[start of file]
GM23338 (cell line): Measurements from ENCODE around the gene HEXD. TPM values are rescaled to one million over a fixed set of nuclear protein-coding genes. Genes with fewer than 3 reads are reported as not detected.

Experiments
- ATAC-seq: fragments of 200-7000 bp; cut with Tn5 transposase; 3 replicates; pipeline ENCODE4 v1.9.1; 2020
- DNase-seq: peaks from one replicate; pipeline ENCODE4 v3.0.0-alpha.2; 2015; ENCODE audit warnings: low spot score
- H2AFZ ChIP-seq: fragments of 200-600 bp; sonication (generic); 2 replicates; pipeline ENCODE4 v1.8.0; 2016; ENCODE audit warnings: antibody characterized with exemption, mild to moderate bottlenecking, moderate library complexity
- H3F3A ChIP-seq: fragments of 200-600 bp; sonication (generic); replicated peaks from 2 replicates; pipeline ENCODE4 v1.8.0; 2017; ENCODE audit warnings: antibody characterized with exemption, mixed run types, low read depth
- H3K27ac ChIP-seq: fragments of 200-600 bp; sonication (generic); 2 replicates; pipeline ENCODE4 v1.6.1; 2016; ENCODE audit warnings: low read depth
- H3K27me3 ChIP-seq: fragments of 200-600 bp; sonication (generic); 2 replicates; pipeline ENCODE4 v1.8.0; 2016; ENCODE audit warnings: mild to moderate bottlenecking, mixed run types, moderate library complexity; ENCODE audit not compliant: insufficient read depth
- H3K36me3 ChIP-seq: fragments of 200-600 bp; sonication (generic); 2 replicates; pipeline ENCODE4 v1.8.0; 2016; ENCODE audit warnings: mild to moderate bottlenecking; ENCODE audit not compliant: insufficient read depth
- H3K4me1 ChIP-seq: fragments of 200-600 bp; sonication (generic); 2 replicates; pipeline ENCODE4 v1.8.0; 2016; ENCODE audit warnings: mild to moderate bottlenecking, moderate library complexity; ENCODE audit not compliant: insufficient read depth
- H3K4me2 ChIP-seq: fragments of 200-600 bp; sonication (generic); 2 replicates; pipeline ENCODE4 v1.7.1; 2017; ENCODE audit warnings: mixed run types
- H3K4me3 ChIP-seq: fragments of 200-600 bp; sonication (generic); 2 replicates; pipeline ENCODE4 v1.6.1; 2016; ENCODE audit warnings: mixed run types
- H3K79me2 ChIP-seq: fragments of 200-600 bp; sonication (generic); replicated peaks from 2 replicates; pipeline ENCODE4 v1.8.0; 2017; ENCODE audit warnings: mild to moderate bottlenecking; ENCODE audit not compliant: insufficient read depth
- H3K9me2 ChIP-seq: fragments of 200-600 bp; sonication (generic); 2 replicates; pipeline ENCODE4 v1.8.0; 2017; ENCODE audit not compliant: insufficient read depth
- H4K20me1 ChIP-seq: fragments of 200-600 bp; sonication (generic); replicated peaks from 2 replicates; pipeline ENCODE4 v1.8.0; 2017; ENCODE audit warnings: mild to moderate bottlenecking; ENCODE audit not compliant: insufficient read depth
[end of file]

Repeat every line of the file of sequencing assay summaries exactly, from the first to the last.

GM23338 (cell line): Measurements from ENCODE around the gene HEXD. TPM values are rescaled to one million over a fixed set of nuclear protein-coding genes. Genes with fewer than 3 reads are reported as not detected.

Experiments
- ATAC-seq: fragments of 200-7000 bp; cut with Tn5 transposase; 3 replicates; pipeline ENCODE4 v1.9.1; 2020
- DNase-seq: peaks from one replicate; pipeline ENCODE4 v3.0.0-alpha.2; 2015; ENCODE audit warnings: low spot score
- H2AFZ ChIP-seq: fragments of 200-600 bp; sonication (generic); 2 replicates; pipeline ENCODE4 v1.8.0; 2016; ENCODE audit warnings: antibody characterized with exemption, mild to moderate bottlenecking, moderate library complexity
- H3F3A ChIP-seq: fragments of 200-600 bp; sonication (generic); replicated peaks from 2 replicates; pipeline ENCODE4 v1.8.0; 2017; ENCODE audit warnings: antibody characterized with exemption, mixed run types, low read depth
- H3K27ac ChIP-seq: fragments of 200-600 bp; sonication (generic); 2 replicates; pipeline ENCODE4 v1.6.1; 2016; ENCODE audit warnings: low read depth
- H3K27me3 ChIP-seq: fragments of 200-600 bp; sonication (generic); 2 replicates; pipeline ENCODE4 v1.8.0; 2016; ENCODE audit warnings: mild to moderate bottlenecking, mixed run types, moderate library complexity; ENCODE audit not compliant: insufficient read depth
- H3K36me3 ChIP-seq: fragments of 200-600 bp; sonication (generic); 2 replicates; pipeline ENCODE4 v1.8.0; 2016; ENCODE audit warnings: mild to moderate bottlenecking; ENCODE audit not compliant: insufficient read depth
- H3K4me1 ChIP-seq: fragments of 200-600 bp; sonication (generic); 2 replicates; pipeline ENCODE4 v1.8.0; 2016; ENCODE audit warnings: mild to moderate bottlenecking, moderate library complexity; ENCODE audit not compliant: insufficient read depth
- H3K4me2 ChIP-seq: fragments of 200-600 bp; sonication (generic); 2 replicates; pipeline ENCODE4 v1.7.1; 2017; ENCODE audit warnings: mixed run types
- H3K4me3 ChIP-seq: fragments of 200-600 bp; sonication (generic); 2 replicates; pipeline ENCODE4 v1.6.1; 2016; ENCODE audit warnings: mixed run types
- H3K79me2 ChIP-seq: fragments of 200-600 bp; sonication (generic); replicated peaks from 2 replicates; pipeline ENCODE4 v1.8.0; 2017; ENCODE audit warnings: mild to moderate bottlenecking; ENCODE audit not compliant: insufficient read depth
- H3K9me2 ChIP-seq: fragments of 200-600 bp; sonication (generic); 2 replicates; pipeline ENCODE4 v1.8.0; 2017; ENCODE audit not compliant: insufficient read depth
- H4K20me1 ChIP-seq: fragments of 200-600 bp; sonication (generic); replicated peaks from 2 replicates; pipeline ENCODE4 v1.8.0; 2017; ENCODE audit warnings: mild to moderate bottlenecking; ENCODE audit not compliant: insufficient read depth